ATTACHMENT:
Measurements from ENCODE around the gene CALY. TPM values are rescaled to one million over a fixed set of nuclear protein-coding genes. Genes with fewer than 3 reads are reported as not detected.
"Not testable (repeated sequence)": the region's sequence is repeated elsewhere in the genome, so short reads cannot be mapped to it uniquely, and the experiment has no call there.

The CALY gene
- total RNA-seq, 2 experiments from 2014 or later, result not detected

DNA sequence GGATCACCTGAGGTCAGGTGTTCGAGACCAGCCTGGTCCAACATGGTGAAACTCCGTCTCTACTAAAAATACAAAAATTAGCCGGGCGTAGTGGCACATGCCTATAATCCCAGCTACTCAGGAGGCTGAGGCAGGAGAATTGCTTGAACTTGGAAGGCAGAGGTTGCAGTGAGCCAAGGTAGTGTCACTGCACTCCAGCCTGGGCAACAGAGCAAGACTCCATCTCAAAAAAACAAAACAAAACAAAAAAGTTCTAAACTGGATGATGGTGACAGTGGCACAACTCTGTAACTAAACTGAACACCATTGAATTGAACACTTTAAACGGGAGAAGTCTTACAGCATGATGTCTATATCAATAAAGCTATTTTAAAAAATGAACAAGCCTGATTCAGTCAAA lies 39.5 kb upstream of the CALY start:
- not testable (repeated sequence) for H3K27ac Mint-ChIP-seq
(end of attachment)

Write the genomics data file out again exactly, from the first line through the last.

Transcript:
Measurements from ENCODE around the gene CALY. TPM values are rescaled to one million over a fixed set of nuclear protein-coding genes. Genes with fewer than 3 reads are reported as not detected.
"Not testable (repeated sequence)": the region's sequence is repeated elsewhere in the genome, so short reads cannot be mapped to it uniquely, and the experiment has no call there.

The CALY gene
- total RNA-seq, 2 experiments from 2014 or later, result not detected

DNA sequence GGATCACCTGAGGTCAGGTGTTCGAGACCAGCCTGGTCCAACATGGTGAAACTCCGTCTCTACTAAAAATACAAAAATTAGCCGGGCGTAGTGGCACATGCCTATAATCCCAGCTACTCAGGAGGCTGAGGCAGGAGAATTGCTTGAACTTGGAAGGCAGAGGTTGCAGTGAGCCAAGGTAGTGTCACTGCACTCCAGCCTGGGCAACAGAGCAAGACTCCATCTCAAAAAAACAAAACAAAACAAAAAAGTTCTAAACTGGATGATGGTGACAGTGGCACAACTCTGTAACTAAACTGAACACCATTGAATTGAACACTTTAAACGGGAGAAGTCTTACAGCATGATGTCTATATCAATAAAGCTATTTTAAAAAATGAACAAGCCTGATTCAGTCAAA lies 39.5 kb upstream of the CALY start:
- not testable (repeated sequence) for H3K27ac Mint-ChIP-seq